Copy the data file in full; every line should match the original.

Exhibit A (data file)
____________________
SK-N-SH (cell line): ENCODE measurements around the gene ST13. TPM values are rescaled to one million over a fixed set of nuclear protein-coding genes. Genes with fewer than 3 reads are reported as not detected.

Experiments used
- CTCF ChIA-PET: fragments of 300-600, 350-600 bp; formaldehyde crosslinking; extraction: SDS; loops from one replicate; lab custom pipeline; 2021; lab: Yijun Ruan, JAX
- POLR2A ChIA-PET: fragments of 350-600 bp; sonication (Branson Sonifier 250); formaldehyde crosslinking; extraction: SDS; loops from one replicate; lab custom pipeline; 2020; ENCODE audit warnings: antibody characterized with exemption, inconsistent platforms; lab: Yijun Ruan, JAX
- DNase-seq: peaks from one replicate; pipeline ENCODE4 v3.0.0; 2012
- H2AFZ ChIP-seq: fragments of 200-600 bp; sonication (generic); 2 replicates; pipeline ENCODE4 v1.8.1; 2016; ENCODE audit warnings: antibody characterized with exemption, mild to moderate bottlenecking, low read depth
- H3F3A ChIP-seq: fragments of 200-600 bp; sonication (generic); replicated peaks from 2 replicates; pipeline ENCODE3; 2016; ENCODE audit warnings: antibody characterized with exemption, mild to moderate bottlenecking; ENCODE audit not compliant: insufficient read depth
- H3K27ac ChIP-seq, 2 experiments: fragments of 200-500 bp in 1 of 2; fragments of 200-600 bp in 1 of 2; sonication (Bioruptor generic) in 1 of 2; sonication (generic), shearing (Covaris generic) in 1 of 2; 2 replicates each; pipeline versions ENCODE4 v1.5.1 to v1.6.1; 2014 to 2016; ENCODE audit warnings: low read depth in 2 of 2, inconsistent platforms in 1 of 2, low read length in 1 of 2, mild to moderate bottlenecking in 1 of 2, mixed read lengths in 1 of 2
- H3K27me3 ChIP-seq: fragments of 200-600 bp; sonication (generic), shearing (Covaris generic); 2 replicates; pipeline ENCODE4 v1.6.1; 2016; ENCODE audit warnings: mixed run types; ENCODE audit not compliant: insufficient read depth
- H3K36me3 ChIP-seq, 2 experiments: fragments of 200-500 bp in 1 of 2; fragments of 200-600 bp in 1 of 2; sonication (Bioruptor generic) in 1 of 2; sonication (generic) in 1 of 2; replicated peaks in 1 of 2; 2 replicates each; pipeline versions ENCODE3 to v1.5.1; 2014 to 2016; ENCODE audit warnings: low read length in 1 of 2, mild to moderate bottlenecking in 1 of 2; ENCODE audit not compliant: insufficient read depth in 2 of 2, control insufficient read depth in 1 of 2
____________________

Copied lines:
SK-N-SH (cell line): ENCODE measurements around the gene ST13. TPM values are rescaled to one million over a fixed set of nuclear protein-coding genes. Genes with fewer than 3 reads are reported as not detected.

Experiments used
- CTCF ChIA-PET: fragments of 300-600, 350-600 bp; formaldehyde crosslinking; extraction: SDS; loops from one replicate; lab custom pipeline; 2021; lab: Yijun Ruan, JAX
- POLR2A ChIA-PET: fragments of 350-600 bp; sonication (Branson Sonifier 250); formaldehyde crosslinking; extraction: SDS; loops from one replicate; lab custom pipeline; 2020; ENCODE audit warnings: antibody characterized with exemption, inconsistent platforms; lab: Yijun Ruan, JAX
- DNase-seq: peaks from one replicate; pipeline ENCODE4 v3.0.0; 2012
- H2AFZ ChIP-seq: fragments of 200-600 bp; sonication (generic); 2 replicates; pipeline ENCODE4 v1.8.1; 2016; ENCODE audit warnings: antibody characterized with exemption, mild to moderate bottlenecking, low read depth
- H3F3A ChIP-seq: fragments of 200-600 bp; sonication (generic); replicated peaks from 2 replicates; pipeline ENCODE3; 2016; ENCODE audit warnings: antibody characterized with exemption, mild to moderate bottlenecking; ENCODE audit not compliant: insufficient read depth
- H3K27ac ChIP-seq, 2 experiments: fragments of 200-500 bp in 1 of 2; fragments of 200-600 bp in 1 of 2; sonication (Bioruptor generic) in 1 of 2; sonication (generic), shearing (Covaris generic) in 1 of 2; 2 replicates each; pipeline versions ENCODE4 v1.5.1 to v1.6.1; 2014 to 2016; ENCODE audit warnings: low read depth in 2 of 2, inconsistent platforms in 1 of 2, low read length in 1 of 2, mild to moderate bottlenecking in 1 of 2, mixed read lengths in 1 of 2
- H3K27me3 ChIP-seq: fragments of 200-600 bp; sonication (generic), shearing (Covaris generic); 2 replicates; pipeline ENCODE4 v1.6.1; 2016; ENCODE audit warnings: mixed run types; ENCODE audit not compliant: insufficient read depth
- H3K36me3 ChIP-seq, 2 experiments: fragments of 200-500 bp in 1 of 2; fragments of 200-600 bp in 1 of 2; sonication (Bioruptor generic) in 1 of 2; sonication (generic) in 1 of 2; replicated peaks in 1 of 2; 2 replicates each; pipeline versions ENCODE3 to v1.5.1; 2014 to 2016; ENCODE audit warnings: low read length in 1 of 2, mild to moderate bottlenecking in 1 of 2; ENCODE audit not compliant: insufficient read depth in 2 of 2, control insufficient read depth in 1 of 2